»People who question themselves and pursue fascinating approaches determine the course of the world.«
Sven Gábor Jánszky
An abundance of energy
In his work, what Sven Gábor Jánszky finds most fascinating are his collaborations with companies on projects that explore the future. ‘As consultants, we are not just looking at other people’s ideas, but we can also bring our own thinking to life.’ Energy and health are two of the topics that his institute focuses on. For instance, he is always coming back to the question of how we can achieve a much more efficient way of supplying the world with energy than we have today. ‘There are various scenarios: for example, special collection systems could divert the power of the sun from the desert or outer space so that the world has an abundance of energy,’ he explains. ‘I find it really rewarding to be involved in such developments.’
Futurologists project scenarios for what such developments could look like and what they mean for the economy, politics and society. Jánszky recommends that companies in the logistics industry do this continually, too: they should ask themselves what megatrends such as digitalisation and automation mean for their own business. ‘Given the current economic upheavals, I would advise virtually everyone involved to think up innovative ideas that could thoroughly challenge what has so far been the core, alongside their existing business. As Steve Jobs said: if you don’t cannibalize yourself, someone else will.’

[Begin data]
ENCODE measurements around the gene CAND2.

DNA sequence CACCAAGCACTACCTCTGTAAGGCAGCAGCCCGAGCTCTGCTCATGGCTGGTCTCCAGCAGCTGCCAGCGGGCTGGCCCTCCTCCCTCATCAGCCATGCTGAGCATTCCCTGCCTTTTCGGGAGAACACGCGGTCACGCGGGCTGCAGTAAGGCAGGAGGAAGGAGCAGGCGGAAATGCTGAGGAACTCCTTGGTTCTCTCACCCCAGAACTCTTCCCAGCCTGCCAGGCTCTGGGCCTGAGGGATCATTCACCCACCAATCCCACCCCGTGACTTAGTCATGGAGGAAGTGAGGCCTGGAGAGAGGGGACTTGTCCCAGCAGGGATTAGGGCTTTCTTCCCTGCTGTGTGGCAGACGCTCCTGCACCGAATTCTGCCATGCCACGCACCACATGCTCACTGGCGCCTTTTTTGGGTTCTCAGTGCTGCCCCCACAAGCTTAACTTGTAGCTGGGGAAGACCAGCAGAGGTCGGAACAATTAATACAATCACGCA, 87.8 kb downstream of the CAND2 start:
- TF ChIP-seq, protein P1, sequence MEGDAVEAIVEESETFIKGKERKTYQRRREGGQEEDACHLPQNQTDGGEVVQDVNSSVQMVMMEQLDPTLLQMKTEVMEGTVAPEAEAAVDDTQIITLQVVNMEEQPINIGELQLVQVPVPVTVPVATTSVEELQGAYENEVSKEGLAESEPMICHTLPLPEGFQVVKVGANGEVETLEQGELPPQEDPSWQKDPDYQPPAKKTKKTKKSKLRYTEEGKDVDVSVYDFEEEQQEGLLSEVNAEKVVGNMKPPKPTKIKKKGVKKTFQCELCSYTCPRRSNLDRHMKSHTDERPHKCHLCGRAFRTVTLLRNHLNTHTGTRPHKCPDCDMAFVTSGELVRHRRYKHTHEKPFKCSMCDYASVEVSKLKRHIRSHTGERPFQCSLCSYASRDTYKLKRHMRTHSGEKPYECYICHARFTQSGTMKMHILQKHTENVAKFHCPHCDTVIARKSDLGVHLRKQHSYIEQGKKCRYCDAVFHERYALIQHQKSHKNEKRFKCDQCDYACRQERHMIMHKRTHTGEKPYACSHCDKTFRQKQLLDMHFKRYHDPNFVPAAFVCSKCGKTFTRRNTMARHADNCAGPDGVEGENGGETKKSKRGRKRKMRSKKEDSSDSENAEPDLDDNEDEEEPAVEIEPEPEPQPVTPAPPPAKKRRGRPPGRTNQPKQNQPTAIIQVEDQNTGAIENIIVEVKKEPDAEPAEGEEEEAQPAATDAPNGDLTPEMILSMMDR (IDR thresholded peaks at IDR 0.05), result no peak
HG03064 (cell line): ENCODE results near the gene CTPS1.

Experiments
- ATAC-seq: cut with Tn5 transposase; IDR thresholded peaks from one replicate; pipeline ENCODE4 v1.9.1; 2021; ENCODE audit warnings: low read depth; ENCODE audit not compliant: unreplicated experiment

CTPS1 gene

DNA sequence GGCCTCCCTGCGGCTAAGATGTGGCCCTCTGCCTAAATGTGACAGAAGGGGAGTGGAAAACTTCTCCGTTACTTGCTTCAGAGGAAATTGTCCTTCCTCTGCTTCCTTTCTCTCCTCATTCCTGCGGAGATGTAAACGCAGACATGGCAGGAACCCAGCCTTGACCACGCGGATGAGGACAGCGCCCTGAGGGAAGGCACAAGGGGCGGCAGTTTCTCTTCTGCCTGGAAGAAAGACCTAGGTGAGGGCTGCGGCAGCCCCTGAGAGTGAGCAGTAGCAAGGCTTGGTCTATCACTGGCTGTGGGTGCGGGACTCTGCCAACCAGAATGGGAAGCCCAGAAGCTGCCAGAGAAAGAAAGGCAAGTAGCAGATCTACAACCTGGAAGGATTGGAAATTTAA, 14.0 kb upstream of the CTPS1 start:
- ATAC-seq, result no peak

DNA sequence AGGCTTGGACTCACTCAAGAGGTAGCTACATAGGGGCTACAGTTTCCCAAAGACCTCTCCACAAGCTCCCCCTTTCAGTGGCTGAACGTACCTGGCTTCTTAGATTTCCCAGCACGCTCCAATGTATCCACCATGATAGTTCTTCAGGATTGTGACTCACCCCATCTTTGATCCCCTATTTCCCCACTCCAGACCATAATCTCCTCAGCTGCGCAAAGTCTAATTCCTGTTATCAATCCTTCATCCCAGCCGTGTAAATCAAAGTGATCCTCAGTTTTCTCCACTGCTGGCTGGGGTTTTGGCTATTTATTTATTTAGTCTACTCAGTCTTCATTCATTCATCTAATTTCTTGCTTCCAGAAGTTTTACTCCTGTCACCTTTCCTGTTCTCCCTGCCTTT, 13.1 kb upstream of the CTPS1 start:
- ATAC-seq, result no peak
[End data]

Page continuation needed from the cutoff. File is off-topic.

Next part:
Jánszky is thinking about the approach of providing pure goods transport for free, for instance. ‘The data obtained could be used to generate additional services that will give rise to new business models.’ He sees this ability to question yourself and pursue fascinating approaches as a key driver of progress and development. ‘I think the people who operate like this determine the course of the world.’ The futurologist finds again and again that fascination is most often born out of small ideas. And that the specific image that is often associated with a fascination can be an extremely strong driver for innovations.
Going 1,200 kilometres an hour